Elevated blood pressure is a common health issue today. Almost a third of U.S. adults have high blood pressure – perhaps you or someone in your family does? High blood pressure isn’t necessarily something you can feel, but it increases the risk of serious conditions such as strokes and heart attacks.
The good news is that you can improve your blood pressure by way of simple lifestyle changes.
The usual treatment for elevated blood pressure today is medication. This is often reasonable. But what if you could achieve perfect blood pressure without pills or side-effects – with improved health and weight as welcome side-bonuses, instead?
The truth is that high blood pressure was extremely rare as recently as a few hundred years ago. Something in today’s environment is giving more and more people high blood pressure. What is it?
Here’s everything you need to know:
A new scientific review article from a large group of scientists put forward the argument that a low-carbohydrate diet should be the first approach in managing both type 2 and type 1 diabetes.
Behind the article is a large group of scientists who have long focused on low-carb diets. But the name that stands out to me is Arne Astrup, the influential Danish professor and nutrition researcher who in recent years became convinced and changed sides in the debate. And dared to admit it! A scientist with integrity.
According to a new Swedish study, boring TV shows seem to increase the risk of obesity. In the study, a “boring” program (an art lecture on Swedish Television) led to more snacking than a fun program.
Personally, I think boring art shows on TV may be less of a problem in the long run, as they reduce the risk of getting stuck in front of the screen. Addictive TV shows that don’t contribute anything positive in your life are worse.
There are, of course, a couple of highly efficient solutions to the problem of snacking on candy in front of the TV:
- Don’t watch TV passively – do something else that you enjoy more. If you want to become really smart, watch TED.com instead.
- Avoid buying unhealthful snacks – so that you avoid being tempted.
Do you have any suggestions for what to eat while watching TV and what do you like most to watch when you watch TV?
I just learned from a health care professional about a new silly LCHF myth. Someone had said that you shouldn’t be on an LCHF diet for more than seven months because of cholesterol issues.
Old ideas about LCHF being harmful and generally bad for cholesterol are common, but why the number seven month? Any guesses?
The truth is that LCHF usually produces great cholesterol numbers, or simply normal ones. Significant elevations are less common, and it’s not seen at all in averages in large studies (for example) on years of eating LCHF.
Do you have to suffer from aches and pains as you’re getting older? Although this has become the norm, it’s not part of a natural aging process.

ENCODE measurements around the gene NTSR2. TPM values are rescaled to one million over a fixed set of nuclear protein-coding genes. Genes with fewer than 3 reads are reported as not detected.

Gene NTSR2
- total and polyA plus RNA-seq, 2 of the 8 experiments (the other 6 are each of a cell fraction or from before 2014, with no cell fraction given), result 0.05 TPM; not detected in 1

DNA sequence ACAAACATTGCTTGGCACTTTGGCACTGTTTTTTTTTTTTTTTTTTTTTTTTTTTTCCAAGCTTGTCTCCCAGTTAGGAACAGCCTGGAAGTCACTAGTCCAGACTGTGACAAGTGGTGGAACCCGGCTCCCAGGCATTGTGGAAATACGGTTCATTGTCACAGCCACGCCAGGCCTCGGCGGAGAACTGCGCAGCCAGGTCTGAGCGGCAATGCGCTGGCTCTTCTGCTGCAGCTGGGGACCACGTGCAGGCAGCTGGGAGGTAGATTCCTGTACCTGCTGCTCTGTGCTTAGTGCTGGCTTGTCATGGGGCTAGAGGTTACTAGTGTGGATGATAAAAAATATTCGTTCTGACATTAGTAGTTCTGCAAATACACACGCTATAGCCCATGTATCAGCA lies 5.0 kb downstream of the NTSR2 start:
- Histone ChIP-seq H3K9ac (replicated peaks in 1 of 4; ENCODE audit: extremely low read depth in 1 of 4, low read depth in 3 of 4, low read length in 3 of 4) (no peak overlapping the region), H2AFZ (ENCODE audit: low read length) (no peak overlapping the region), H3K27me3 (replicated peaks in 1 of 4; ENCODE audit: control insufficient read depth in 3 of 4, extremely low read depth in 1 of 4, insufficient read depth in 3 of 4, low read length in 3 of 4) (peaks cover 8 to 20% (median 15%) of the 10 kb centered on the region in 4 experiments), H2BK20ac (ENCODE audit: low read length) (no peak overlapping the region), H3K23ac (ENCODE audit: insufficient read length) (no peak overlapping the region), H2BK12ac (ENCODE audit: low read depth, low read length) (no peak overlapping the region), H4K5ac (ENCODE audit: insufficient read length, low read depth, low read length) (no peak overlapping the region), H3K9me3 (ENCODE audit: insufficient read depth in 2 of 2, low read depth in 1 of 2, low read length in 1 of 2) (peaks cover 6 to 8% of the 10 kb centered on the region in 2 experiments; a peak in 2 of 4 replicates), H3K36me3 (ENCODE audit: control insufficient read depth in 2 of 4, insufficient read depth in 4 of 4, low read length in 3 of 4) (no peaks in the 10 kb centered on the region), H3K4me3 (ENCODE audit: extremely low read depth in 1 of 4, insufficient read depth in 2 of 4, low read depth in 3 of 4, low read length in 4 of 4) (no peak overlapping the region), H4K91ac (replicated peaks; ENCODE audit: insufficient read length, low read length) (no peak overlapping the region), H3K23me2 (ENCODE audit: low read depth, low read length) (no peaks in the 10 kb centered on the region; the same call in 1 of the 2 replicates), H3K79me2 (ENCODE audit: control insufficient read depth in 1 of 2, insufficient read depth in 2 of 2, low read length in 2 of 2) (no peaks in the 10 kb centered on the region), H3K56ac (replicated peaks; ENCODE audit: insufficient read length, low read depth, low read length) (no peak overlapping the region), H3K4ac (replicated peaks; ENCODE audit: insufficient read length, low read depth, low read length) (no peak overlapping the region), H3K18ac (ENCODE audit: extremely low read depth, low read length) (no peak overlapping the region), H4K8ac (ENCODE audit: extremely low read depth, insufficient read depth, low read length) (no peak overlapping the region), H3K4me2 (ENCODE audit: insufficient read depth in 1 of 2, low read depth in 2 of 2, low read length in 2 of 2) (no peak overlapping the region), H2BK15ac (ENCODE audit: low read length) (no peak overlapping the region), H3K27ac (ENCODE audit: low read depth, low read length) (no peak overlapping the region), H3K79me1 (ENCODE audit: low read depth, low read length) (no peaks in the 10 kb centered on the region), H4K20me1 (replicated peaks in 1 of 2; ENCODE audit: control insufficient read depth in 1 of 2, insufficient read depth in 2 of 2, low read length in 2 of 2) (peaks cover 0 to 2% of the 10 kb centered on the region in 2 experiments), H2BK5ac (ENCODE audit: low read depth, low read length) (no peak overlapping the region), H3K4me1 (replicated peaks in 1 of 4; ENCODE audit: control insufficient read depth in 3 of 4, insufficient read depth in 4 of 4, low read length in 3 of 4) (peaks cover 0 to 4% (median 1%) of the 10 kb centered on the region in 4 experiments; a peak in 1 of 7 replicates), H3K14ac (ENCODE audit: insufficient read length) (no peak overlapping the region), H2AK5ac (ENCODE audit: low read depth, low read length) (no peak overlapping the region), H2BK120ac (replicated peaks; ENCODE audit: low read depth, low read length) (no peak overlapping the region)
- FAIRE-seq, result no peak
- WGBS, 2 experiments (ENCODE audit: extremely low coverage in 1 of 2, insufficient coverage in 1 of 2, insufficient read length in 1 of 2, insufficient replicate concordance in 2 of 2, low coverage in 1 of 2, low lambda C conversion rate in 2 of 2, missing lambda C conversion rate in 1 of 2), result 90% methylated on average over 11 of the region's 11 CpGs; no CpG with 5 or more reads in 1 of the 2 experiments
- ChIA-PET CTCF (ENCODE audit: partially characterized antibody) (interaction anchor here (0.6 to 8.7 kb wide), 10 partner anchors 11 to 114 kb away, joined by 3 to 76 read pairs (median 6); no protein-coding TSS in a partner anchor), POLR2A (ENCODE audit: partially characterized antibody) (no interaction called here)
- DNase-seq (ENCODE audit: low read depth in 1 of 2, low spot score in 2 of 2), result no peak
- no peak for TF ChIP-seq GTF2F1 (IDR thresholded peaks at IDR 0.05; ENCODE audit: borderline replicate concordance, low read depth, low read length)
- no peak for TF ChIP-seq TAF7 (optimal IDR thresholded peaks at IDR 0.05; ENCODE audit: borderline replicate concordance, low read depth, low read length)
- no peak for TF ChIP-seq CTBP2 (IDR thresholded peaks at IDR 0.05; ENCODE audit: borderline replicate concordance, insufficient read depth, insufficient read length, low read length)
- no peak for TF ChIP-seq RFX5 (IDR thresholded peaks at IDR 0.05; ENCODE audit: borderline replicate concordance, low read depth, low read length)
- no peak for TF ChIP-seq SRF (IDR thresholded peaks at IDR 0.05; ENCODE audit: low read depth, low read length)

Here’s an email from Beth, who wanted to share her experiences with an LCHF diet: Continue Reading →
More and more people (and doctors!) realize that the fear of fat was a mistake:
Obesity is caused by flour-rich and starchy foods, such as bread, cookies and macaroni. This is not a new idea, and it certainly wasn’t I who said it first. The page above is from the book “The Physiology of Taste”, by a famous French food guru.
Ignorant people like to dismiss the ideas as a “fad diet”, but then this is an extremely long-lasting fad, as the book was published in 1825.
Why does a reduction of sugar and starch – variants of a low-carbohydrate diet – recur in thousands of different forms over hundreds of years? Simple.
Most people lose excess weight without hunger on a low-carbohydrate diet. It just works.
It’s not about a fad. It’s because it works. Continue Reading →
Vacation on Gotland, Sweden, includes a traditional visit to Sysne fishing village. So even this year.
Here’s this year’s fish platter, which was enjoyed by the sea: Continue Reading →
In the summer of 2006, I started eating an LCHF diet and since then I have continued to do so. It has now been eight years and I decided it was time for a thorough checkup.
According to certain fat and meat phobics, I should have been dead a long time ago. Personally, I’m planning to hang in there for about 50 more years. So who’s going to be right?
Here’s the result from my recent blood work: Continue Reading →
- 1My Health Markers After Eight Years on LCHF139
- 2Reversing Diabetes After a Visit to the Emergency Room37
- 3Scientists: A Low-Carbohydrate Diet Should Be First Approach for Diabetics!35
- 4No More Than Seven Months?35
- 5“I Was Wrong, We Should Be Feasting on Fat”29
- 1Could that Low-Fat Diet Make You Even Fatter?340
- 2Dr. Oz Positive to LCHF Against Alzheimer’s!196
- 3My Health Markers After Eight Years on LCHF139
- 4Will LCHF Work Long-Term? Say, After Four Years?117
- 5Sugar vs Fat on BBC: Which is Worse?117
- One MonthOne Year
- 1LCHF for Beginners
- 3How to Lose Weight
- 4Science and Low Carb / Paleo
- 5Questions and answers about LCHF
- 6About Diet Doctor
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- Scientists: A Low-Carbohydrate Diet Should Be First Approach for Diabetics!
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